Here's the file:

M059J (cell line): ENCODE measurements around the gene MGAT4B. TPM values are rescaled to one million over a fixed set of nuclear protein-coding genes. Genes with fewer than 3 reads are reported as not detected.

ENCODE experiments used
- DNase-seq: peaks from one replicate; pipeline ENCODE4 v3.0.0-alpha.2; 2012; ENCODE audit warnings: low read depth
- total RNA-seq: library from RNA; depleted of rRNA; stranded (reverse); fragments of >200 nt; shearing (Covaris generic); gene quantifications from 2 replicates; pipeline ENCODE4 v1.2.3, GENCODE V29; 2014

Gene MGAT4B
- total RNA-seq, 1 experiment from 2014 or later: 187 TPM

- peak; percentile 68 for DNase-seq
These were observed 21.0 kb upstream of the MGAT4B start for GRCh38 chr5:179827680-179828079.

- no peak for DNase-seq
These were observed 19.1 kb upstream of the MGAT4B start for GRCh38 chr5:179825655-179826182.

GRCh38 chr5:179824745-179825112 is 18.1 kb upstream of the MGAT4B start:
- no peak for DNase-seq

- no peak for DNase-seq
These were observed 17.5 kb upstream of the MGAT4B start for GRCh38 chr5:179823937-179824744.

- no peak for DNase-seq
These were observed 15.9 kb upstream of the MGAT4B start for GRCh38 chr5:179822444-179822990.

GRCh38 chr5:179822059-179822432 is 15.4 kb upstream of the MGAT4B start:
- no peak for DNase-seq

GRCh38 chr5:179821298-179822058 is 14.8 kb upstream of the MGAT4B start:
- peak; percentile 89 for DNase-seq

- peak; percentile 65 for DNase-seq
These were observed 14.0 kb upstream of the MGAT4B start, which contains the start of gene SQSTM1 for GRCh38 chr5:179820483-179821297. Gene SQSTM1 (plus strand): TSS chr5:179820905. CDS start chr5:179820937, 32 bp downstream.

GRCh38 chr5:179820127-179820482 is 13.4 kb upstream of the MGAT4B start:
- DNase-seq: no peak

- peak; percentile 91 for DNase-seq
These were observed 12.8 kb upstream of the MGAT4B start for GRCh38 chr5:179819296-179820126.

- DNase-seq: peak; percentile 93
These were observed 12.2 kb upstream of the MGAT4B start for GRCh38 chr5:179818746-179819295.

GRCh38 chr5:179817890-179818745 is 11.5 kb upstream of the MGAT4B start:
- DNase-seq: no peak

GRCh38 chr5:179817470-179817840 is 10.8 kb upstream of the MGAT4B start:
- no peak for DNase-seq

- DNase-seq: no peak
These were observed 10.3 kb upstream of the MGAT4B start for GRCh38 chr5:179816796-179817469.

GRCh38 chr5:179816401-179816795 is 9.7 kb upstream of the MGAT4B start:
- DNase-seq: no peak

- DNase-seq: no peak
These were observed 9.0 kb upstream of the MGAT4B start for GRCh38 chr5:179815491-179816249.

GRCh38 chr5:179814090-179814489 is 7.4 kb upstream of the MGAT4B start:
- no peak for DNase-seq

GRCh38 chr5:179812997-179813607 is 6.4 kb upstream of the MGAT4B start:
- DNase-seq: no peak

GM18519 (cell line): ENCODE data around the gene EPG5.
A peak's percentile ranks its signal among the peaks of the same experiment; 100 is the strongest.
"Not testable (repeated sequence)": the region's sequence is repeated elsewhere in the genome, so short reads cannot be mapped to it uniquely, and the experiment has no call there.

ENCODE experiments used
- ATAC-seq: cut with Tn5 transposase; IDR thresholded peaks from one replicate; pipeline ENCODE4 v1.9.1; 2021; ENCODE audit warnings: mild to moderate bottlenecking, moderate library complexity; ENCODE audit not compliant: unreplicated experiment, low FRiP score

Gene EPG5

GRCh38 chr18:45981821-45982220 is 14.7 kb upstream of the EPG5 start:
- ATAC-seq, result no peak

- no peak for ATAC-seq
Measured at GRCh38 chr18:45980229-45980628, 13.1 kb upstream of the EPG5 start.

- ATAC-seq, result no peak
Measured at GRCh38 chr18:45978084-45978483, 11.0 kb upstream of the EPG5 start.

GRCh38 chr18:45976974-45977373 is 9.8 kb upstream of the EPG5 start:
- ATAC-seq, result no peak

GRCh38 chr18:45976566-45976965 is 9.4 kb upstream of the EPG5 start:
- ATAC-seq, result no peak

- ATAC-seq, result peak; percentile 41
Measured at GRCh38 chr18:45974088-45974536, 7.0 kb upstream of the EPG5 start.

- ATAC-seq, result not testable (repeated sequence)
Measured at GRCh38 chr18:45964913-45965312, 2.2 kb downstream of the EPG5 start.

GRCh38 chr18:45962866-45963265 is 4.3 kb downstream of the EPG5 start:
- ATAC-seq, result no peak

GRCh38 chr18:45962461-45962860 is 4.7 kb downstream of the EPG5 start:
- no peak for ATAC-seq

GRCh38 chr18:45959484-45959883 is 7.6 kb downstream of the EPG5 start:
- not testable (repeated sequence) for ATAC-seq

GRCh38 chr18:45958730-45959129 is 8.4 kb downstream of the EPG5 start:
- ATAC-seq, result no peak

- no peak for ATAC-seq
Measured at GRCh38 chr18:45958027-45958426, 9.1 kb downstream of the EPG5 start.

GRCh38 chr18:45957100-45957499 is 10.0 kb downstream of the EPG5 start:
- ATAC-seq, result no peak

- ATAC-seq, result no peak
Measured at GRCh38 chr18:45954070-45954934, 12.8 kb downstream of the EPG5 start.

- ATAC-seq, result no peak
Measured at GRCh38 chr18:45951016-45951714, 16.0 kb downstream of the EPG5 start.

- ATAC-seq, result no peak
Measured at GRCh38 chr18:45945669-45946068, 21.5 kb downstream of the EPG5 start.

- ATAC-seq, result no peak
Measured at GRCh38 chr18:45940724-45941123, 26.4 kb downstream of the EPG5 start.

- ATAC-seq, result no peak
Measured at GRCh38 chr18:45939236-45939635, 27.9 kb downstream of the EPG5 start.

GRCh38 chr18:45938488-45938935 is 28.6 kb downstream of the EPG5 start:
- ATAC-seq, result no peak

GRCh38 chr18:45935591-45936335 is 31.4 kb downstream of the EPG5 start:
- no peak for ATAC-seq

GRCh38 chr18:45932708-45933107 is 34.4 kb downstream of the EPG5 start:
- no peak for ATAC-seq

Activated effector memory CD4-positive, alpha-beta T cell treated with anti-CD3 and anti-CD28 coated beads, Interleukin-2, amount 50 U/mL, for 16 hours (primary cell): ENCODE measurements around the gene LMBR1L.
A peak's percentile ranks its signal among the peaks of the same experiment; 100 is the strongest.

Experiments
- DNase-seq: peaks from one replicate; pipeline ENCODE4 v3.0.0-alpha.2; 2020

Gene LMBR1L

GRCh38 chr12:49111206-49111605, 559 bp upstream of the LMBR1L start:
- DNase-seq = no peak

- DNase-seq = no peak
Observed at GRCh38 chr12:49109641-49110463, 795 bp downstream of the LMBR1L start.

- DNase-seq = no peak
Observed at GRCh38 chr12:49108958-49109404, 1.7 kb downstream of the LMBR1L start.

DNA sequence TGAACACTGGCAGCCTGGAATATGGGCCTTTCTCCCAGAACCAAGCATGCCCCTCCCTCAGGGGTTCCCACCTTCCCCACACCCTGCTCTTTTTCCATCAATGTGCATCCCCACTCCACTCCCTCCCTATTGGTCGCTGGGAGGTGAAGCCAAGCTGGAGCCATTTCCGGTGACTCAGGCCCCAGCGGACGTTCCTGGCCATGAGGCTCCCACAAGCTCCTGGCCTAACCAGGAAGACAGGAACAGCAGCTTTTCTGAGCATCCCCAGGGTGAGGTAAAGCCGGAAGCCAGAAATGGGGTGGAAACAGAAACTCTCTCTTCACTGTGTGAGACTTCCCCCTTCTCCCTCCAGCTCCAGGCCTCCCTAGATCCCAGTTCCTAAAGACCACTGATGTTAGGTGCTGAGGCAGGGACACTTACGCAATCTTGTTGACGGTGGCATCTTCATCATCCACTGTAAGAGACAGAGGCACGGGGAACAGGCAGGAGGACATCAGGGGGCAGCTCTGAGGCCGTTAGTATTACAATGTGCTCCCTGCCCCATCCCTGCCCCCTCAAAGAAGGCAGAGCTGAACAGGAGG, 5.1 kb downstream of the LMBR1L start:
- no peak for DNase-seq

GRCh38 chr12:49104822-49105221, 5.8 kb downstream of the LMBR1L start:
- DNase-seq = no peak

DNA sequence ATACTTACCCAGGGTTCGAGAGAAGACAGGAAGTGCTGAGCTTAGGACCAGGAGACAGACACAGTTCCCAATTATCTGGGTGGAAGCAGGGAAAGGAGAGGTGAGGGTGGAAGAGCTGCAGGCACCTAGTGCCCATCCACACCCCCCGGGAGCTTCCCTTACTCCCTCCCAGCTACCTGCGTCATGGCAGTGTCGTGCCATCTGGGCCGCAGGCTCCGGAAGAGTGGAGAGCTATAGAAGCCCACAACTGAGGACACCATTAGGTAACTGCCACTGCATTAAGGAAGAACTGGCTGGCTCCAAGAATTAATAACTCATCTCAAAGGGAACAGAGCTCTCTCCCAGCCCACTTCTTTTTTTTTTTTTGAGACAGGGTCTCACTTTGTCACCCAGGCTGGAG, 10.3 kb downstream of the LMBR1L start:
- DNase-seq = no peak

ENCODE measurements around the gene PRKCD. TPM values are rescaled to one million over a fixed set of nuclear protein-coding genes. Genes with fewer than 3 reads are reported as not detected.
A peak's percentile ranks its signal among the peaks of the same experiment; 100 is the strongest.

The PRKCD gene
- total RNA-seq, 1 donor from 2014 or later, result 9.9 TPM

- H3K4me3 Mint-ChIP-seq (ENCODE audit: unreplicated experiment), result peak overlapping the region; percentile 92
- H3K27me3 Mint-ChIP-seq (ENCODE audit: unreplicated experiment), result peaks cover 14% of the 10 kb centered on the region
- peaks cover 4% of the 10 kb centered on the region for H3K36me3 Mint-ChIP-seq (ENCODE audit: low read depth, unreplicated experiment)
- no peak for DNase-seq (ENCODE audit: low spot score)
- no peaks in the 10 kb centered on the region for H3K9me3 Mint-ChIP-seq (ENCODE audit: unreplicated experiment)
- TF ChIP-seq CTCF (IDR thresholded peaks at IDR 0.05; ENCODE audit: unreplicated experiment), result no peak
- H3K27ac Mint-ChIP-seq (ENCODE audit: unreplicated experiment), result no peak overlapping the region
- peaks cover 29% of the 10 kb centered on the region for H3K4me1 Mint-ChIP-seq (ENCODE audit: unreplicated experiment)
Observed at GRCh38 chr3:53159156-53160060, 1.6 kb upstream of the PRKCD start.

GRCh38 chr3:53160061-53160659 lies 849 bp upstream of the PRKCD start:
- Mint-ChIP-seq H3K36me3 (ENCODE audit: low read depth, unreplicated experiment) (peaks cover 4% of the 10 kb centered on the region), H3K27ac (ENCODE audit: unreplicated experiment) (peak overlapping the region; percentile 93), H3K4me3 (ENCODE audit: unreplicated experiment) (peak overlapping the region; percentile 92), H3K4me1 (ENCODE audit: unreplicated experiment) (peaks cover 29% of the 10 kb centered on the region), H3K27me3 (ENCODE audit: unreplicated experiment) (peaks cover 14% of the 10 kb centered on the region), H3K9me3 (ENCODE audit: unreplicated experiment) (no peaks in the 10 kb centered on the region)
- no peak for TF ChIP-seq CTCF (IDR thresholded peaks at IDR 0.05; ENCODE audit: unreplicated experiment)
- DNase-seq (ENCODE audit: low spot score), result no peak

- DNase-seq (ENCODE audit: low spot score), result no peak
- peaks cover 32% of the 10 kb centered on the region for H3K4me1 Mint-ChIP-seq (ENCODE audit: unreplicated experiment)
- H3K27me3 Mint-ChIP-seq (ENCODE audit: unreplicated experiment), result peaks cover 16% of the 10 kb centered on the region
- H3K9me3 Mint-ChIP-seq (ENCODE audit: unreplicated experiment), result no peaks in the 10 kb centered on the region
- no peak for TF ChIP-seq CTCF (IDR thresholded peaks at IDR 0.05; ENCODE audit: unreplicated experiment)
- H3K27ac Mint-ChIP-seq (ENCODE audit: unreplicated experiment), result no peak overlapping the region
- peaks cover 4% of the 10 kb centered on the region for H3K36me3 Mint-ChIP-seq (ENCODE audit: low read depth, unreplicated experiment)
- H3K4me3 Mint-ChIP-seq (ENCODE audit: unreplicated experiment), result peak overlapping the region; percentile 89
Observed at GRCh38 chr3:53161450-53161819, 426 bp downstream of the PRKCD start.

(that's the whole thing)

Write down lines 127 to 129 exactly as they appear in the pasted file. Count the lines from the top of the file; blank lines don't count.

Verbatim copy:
- H3K27me3 Mint-ChIP-seq (ENCODE audit: unreplicated experiment), result peaks cover 16% of the 10 kb centered on the region
- H3K9me3 Mint-ChIP-seq (ENCODE audit: unreplicated experiment), result no peaks in the 10 kb centered on the region
- no peak for TF ChIP-seq CTCF (IDR thresholded peaks at IDR 0.05; ENCODE audit: unreplicated experiment)